The hunger of the body for bread and fruit, meat and vegetables, is no more real than the hunger of the human intellect for facts and principles by which life and conduct may be guided.
The charlatanism of the past twenty years has an important message for the medical profession, as it has also for theologians. In hundreds and thousands of instances have they demonstrated to us that there are mental and physical causes of diseases, on the one hand, and that diseases of the physical organism, not too far advanced, can be benefited, ameliorated, and oftentimes cured by correcting these perverted mental conditions, on the other.
Science has pointed out and discovered the mental toxemia that has been disseminated and scattered broadcast unconsciously and unintentionally by the halting, time-worn, moth-eaten, and useless systems of education and ecclesiasticism, and there are thousands and thousands of individuals who heed help in the way of aid to enable them to do rational, intelligent thinking and living.
What is disease? I believe that even Virchow would agree that it is a condition wherein the cells of the part affected do not properly perform their functions. At first it begins as a mere so-called functional disturbance, which, though the aid of the microscope be required to detect it, always implies a physical change; at least there is a lessened degree of resistive power in the cells of the organism. In this weakened condition the individual cells are more vulnerable and are unqualified to put up a strong fight against their enemies. Now an exciting cause of disease comes along in the form of a pathogenic germ or other etiological factor. In the case of the bacteriological infection a fight ensues.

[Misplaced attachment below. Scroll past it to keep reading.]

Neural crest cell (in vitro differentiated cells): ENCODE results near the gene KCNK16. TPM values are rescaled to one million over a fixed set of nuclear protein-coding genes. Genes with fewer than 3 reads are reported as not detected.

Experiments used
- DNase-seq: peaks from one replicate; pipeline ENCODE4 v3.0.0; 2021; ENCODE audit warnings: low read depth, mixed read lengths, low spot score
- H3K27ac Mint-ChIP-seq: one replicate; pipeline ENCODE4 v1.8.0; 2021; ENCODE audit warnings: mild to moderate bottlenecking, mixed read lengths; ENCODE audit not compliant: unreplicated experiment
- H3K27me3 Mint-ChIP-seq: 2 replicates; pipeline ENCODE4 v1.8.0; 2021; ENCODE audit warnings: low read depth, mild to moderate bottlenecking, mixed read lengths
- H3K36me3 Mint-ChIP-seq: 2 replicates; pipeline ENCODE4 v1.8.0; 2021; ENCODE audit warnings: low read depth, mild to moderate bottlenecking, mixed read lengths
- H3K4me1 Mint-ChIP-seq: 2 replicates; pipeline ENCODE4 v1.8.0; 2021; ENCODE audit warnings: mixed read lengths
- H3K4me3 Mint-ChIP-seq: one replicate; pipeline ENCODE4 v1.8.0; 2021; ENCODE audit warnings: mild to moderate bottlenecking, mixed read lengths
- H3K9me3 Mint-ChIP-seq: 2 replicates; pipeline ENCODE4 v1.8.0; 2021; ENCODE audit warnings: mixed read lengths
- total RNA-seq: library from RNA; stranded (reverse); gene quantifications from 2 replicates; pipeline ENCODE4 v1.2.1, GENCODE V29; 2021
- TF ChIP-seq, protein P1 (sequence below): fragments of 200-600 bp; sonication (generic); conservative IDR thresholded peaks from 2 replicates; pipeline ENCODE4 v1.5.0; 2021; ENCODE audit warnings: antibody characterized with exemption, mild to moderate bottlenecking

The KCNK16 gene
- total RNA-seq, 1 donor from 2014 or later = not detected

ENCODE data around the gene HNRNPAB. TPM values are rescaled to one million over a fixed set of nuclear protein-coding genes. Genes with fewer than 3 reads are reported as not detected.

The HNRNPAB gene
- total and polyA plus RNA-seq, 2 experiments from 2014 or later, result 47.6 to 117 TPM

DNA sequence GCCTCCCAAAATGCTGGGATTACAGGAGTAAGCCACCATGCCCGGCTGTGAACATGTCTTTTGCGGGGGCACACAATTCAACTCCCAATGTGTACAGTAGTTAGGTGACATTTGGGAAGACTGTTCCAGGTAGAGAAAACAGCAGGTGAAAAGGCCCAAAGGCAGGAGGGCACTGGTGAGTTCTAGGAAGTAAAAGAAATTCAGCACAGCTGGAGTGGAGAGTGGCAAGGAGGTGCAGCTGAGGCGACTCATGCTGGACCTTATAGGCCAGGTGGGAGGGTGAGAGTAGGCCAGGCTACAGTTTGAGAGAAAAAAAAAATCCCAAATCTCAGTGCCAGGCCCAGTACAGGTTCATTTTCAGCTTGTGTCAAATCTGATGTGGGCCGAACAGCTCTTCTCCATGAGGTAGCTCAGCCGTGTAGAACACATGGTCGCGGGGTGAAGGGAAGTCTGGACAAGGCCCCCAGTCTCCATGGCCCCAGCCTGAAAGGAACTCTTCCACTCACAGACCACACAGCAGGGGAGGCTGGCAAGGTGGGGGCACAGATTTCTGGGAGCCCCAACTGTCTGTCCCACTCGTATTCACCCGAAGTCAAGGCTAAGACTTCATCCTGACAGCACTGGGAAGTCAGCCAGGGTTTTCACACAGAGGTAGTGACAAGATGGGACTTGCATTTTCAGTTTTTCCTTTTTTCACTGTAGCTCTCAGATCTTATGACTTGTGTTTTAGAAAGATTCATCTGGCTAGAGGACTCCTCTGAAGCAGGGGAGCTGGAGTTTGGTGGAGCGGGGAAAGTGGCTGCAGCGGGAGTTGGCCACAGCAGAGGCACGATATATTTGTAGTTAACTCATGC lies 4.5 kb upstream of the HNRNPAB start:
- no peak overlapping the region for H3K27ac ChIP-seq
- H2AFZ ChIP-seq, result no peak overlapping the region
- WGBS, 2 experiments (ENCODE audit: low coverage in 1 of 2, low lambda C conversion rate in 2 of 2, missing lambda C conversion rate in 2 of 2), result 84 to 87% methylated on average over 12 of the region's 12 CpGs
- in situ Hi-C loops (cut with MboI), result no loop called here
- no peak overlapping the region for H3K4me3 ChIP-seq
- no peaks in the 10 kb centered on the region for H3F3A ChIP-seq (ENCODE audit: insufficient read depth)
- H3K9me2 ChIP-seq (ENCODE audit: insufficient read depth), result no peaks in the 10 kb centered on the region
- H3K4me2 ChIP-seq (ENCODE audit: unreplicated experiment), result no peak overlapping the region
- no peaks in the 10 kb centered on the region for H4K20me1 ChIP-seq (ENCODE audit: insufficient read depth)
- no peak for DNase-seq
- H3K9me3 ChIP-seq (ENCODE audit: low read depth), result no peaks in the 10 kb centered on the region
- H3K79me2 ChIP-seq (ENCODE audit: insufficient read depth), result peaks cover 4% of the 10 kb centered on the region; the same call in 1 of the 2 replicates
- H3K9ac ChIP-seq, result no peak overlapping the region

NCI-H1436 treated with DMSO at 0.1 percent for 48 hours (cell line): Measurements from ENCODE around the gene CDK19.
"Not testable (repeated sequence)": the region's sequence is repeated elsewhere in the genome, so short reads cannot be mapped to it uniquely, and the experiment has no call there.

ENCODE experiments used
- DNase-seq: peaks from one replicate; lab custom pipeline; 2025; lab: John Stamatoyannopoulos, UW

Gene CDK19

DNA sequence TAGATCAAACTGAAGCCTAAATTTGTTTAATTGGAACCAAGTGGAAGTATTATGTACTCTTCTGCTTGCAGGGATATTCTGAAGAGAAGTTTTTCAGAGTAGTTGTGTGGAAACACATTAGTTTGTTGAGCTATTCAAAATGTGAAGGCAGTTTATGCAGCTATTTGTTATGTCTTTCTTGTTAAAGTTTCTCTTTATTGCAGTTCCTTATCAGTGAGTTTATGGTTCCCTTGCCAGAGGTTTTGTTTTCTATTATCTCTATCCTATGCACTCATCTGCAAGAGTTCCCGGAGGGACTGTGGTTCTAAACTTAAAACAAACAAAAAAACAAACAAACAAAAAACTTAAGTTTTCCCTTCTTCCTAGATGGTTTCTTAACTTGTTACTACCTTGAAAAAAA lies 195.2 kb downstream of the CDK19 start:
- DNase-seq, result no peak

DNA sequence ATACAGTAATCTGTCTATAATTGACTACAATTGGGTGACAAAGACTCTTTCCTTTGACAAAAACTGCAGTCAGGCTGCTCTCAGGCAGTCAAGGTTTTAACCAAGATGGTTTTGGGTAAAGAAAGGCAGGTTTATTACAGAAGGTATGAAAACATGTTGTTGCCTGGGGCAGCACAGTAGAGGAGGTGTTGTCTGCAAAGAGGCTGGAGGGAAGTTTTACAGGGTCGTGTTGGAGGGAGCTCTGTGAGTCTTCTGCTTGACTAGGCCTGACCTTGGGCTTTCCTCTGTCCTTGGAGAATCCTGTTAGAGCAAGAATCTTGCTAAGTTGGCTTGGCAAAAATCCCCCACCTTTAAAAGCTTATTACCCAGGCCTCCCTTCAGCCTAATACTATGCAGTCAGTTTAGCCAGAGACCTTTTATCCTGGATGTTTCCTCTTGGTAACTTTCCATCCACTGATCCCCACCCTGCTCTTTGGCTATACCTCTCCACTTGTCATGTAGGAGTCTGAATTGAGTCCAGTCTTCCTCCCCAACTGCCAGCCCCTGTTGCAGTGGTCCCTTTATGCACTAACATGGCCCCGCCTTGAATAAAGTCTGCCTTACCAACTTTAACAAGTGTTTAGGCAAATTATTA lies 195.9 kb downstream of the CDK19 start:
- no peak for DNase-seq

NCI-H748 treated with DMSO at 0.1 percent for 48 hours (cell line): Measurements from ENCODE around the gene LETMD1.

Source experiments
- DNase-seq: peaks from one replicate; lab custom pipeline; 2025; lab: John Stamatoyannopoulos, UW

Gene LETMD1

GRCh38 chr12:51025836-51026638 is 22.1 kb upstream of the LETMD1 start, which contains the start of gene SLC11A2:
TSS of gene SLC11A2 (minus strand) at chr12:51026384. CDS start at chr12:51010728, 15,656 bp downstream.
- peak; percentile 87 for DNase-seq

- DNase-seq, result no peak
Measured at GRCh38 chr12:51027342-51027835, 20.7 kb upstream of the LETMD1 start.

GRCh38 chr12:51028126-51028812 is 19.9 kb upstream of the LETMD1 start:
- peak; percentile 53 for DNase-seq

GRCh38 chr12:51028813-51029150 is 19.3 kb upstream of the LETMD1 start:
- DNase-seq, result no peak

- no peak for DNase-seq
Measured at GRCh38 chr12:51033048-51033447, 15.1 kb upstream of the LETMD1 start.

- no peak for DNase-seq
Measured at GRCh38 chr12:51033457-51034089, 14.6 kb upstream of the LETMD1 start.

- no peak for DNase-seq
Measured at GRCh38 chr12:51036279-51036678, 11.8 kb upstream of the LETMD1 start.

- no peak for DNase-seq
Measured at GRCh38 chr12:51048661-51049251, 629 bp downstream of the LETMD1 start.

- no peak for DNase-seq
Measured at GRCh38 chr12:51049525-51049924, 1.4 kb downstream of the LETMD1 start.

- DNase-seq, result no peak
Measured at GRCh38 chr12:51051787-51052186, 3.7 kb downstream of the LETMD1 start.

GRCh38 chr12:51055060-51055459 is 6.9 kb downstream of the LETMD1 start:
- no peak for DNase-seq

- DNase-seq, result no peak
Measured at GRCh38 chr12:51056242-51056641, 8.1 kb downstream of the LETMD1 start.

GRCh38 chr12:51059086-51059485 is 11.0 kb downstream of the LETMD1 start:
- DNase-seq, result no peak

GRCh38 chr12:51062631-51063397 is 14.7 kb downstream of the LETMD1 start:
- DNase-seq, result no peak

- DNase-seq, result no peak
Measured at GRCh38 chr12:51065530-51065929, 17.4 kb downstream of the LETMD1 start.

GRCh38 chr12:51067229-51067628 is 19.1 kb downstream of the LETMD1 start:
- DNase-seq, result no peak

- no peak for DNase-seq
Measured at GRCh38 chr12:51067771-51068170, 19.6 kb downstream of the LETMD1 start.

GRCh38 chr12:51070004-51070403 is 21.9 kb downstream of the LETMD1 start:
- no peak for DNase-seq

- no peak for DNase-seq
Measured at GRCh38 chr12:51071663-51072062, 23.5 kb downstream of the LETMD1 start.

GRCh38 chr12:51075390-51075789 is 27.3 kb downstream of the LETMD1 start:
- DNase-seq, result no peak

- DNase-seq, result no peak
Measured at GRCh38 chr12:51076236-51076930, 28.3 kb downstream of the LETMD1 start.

Brave and altruistic little men as they are, the phagocytes throw their bodies into the combat to destroy the pathogenic enemy by intracellular digestion, or if, forsooth, they fail in this, they pile up their bodies by the thousands and millions, to build, as it were, an impenetrable breastwork for the protection of the remaining cells of the organism, each one anxious and willing to sacrifice his own life that his fellows may be protected. Thus an organic or structural change takes place, and this may then be beyond the pale of psychological methods of treatment.
But, in conjunction with surgical, medicinal, and other therapeutic measures, we can, by psychological methods, aid in the re-establishment of every other bodily function which may have been disturbed on account of this local, organic, or pathological condition; and so we not only help the individual in a general way, but we indirectly aid in the healing processes of surgical proceduras, and supplement medicinal and other therapeutic devices. We quiet nervousness, relieve pain, and promote sleep. The result is better appetite, increased digestion and assimilation, improved nutrition, and a consequent conservation of energy throughout the entire physical organism.
So, then, it must appear to the logical mind that there is no class of cases, acute or chronic, surgical or otherwise, in which the psychological factor does not play an important part in conjunction with all other methods of therapeutics.